IT was long believed that the sex of the embryo is determined at a relatively late stage in its development, and therefore it seemed probable that external factors must decide whether the embryo is to become a male or a female individual. Many views have been held as to what these external factors are, and from time to time hopes have been held out that it might be possible to regulate, by artificial means, the sex of the developing embryo.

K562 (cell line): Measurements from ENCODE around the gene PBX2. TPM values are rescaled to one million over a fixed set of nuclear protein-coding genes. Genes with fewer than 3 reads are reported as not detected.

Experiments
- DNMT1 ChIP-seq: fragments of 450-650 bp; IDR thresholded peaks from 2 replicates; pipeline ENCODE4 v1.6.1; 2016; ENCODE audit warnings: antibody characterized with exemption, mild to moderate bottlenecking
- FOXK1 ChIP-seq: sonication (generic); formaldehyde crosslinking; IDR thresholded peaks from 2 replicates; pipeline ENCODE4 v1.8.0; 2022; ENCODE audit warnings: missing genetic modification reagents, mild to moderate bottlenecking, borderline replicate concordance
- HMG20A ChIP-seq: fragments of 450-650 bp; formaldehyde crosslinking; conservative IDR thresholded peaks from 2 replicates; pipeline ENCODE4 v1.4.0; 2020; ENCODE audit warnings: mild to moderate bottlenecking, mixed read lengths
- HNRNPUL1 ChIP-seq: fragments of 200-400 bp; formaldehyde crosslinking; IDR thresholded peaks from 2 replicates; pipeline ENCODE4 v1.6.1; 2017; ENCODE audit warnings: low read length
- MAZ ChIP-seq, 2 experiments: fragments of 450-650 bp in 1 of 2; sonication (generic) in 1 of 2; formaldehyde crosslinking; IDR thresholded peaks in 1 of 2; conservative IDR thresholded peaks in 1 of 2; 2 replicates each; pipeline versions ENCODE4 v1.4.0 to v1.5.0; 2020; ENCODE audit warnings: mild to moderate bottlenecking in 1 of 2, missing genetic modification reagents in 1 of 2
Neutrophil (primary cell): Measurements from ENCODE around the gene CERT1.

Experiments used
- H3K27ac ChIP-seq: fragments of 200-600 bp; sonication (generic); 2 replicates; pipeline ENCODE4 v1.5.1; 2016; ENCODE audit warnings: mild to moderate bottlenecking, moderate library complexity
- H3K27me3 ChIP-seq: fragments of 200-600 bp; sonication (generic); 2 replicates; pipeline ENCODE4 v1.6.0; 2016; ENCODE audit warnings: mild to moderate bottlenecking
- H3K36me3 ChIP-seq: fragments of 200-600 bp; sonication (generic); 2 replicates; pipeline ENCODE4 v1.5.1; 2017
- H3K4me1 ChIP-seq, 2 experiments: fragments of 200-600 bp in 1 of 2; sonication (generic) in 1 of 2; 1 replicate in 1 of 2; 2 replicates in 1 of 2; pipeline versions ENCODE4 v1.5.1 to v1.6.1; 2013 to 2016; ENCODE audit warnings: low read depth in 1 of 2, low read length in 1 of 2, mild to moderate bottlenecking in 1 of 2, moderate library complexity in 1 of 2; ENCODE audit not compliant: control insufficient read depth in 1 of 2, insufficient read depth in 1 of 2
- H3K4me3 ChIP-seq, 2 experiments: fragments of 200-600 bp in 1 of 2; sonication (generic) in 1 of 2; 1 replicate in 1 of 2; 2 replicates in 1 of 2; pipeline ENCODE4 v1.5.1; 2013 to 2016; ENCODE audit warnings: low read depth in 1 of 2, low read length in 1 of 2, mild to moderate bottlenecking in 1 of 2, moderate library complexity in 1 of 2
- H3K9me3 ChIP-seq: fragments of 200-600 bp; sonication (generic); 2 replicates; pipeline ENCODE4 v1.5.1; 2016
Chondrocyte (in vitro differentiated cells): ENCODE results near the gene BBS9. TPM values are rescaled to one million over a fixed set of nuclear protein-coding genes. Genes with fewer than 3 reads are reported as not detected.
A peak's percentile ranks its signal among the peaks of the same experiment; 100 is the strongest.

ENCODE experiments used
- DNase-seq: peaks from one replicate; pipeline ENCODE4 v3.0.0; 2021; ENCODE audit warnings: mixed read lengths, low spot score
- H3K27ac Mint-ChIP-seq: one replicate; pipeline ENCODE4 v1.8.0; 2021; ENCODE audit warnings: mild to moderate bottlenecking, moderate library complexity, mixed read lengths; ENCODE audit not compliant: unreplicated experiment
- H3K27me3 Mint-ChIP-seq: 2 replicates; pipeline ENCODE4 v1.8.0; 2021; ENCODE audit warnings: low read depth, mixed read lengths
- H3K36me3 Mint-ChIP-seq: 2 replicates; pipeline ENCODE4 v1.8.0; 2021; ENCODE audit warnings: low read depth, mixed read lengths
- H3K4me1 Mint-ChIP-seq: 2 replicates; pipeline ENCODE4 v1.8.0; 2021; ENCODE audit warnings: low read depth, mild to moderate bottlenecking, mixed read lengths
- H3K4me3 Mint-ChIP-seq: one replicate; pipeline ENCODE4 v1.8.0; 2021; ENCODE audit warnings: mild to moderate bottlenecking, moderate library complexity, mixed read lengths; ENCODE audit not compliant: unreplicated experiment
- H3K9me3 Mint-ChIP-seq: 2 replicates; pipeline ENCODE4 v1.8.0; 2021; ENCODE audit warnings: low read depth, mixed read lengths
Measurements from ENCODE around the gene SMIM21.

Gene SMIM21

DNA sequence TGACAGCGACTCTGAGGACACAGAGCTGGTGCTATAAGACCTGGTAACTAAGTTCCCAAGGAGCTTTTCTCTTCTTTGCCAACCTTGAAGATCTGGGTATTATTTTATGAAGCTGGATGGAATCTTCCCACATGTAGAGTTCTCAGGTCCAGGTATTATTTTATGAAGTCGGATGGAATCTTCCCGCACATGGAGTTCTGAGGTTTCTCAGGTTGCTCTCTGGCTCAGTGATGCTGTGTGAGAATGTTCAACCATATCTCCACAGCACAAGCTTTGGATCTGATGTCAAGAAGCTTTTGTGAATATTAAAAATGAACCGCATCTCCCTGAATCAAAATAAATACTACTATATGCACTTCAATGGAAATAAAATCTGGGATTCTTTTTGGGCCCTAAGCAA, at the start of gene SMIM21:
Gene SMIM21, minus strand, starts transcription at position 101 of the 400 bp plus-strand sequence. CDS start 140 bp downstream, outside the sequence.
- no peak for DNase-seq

In the last few years opinion has begun to turn in the opposite direction, and several attempts have been made to prove that the sex of the embryo is determined in the egg. That this must be the case in man seemed to be indicated by the fact that 'identical twins' are always of the same sex. There can be little doubt that such twins come from the same egg, and the presumption is strongly in favor of the view that they represent the separated first two cells of the segmenting egg. These twin embryos are enclosed in the same chorion, which further indicates that they have come from one egg. The 'ordinary twins' of man are no more like each other than are any other two children born at different times. The pair of ordinary twins often consists of a male and a female. Since the embryos that give rise to ordinary twins are subjected to practically the same conditions during their uterine life, and are often, as has been said, a male and a female in a pair, it follows that in man the external conditions that affect the egg, after it has left the ovary or after it has been fertilized, do not determine the sex. A similar and even more remarkable fact is known